Just to be sure, though, I didn't let Tinky-Winky off the leash again as I normally would after passing another dog. I just didn't want to take a chance while the man was out there. So, she lost about a quarter of her off-leash walk that day for being a good dog. But she didn't even ask me to let her loose again. That's the great thing we have that I think many dogs are missing: trust. She trusts me to take good care of her, and I trust her to be a responsible little dog.

So yes, shibas recall. They just have to want to.

Saturday, May 28, 2011

Things that go on in my dog's head

Today, between our afternoon walk and evening walk, Tinky-Winky snapped at four dogs, including a Bernese, a black lab, and two large mutts. All the dogs cowered and shrank away from her. Not one of them was less than three times her weight.

Then this evening, I went to see my neighbour, not noticing that Tinky-Winky had followed me out the door. I was gonna put her back in the apartment, but the neighbour invited her in. He has a tiny cat who runs to our door to sniff at the dog's smell every chance she gets, so we decided to introduce them. The cat is seriously minuscule. I think she weighs about 4 lbs. She walked right up to the dog and started sniffing her.

Tinky-Winky started panting and cowered behind my chair, and then lay motionless until the cat lost interest. She looked miserable until we left.


Seriously, my dog, you can put the fear of God into a Bernese with one malevolent glare, you've fought porcupines, you antagonize beavers and bison, and you're afraid of a 4-lb cat? I don't know what goes on in your head sometimes.

And the funny thing is, too, the smaller the cat, the more she's scared of it. We've lived with cats before, and she's seen cats outside, and she's much more terrified of little cats than big ones, whereas with dogs, she's more likely to avoid a fight with a big dog and start one with a little dog.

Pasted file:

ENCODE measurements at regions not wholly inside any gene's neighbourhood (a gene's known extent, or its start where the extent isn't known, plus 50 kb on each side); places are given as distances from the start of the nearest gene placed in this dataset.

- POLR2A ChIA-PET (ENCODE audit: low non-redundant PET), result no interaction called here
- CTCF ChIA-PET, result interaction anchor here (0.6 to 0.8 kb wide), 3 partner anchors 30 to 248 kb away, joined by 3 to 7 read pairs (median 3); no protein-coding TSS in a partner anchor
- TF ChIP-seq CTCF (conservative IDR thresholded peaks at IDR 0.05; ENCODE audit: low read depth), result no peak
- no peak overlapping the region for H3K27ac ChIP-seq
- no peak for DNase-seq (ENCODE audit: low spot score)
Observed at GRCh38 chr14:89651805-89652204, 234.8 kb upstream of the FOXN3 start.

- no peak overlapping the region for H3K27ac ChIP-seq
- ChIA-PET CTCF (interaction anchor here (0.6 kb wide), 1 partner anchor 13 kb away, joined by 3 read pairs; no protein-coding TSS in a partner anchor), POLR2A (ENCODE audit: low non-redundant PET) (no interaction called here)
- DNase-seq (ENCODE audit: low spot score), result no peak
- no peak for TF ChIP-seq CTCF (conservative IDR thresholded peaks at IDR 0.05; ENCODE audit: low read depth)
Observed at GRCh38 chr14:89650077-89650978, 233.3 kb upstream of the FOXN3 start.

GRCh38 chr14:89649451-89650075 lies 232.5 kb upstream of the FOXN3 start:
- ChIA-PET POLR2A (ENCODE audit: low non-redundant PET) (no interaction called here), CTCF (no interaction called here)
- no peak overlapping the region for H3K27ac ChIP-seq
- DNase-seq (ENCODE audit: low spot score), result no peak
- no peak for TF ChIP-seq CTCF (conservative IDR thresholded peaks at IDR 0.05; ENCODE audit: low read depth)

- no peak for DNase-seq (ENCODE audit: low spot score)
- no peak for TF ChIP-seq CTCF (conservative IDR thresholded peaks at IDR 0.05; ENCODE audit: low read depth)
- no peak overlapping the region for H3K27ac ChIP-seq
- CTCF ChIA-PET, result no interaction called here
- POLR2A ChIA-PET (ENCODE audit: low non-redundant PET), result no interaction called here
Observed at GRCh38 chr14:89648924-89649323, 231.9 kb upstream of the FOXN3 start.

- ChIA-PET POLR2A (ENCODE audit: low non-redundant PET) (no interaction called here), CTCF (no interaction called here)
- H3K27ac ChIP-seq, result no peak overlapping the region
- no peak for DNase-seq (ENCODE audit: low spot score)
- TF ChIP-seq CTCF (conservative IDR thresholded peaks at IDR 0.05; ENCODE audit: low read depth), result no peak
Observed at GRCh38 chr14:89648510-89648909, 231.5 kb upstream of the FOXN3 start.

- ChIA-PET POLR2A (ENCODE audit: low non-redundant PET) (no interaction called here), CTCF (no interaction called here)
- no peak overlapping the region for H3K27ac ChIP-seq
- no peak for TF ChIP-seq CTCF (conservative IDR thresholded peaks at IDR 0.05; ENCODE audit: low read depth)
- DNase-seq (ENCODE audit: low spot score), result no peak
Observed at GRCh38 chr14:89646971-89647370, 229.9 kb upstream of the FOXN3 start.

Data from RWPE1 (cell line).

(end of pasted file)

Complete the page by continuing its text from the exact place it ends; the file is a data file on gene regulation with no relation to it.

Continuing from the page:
Ah well. I'd rather she fear cats than harass them.

Wednesday, May 25, 2011

How to introduce dogs

It drives me nuts when people want to stick their dogs in Tinky-Winky's face so they can "make friends." That's not how dogs make friends. This, on the other hand, with a fence between them, is perfect. Now they have no choice but to be polite. Well, they can walk away, I suppose, but most dogs are curious about other dogs. So they sniff noses through the fence for a while, then she pees on her side of the fence and walks away. It's like people leaving their card. If they meet outside the fence now, they're properly introduced. They might not become "friends", but at least they're starting off on the right foot.

Monday, May 23, 2011

Suddenly, a horrible thought occurs to me

As you know, I'm always preoccupied with the fact that Tinky-Winky is going to die. This is inevitable, and barring some unforeseen circumstances, she's going to die before me. This bothers me, but actually, I'd be even more upset if I died before her, because she has no one but me to take care of her. But that's not the point.

According to the vet, shibas live "9 to 12 years", which would have her dying this year. According to her breeder, dogs of her bloodline have generally lived to approximately 16 years, barring unforeseen circumstances, like the fact that her father ran away and was killed by a car at a young age. And since Tinky-Winky shows no signs of being near death yet, I'm thinking the breeder is right. She would know, anyway, she keeps in touch with her dogs. So, I've been living with the idea that Tinky-Winky will die in 2015. But then, because she eats healthy, gets a lot of exercise, and looks nowhere like a 12-year-old dog right now, and looks better than photos of 12-year-old shibas I've seen, I've been telling myself she might well live longer than that.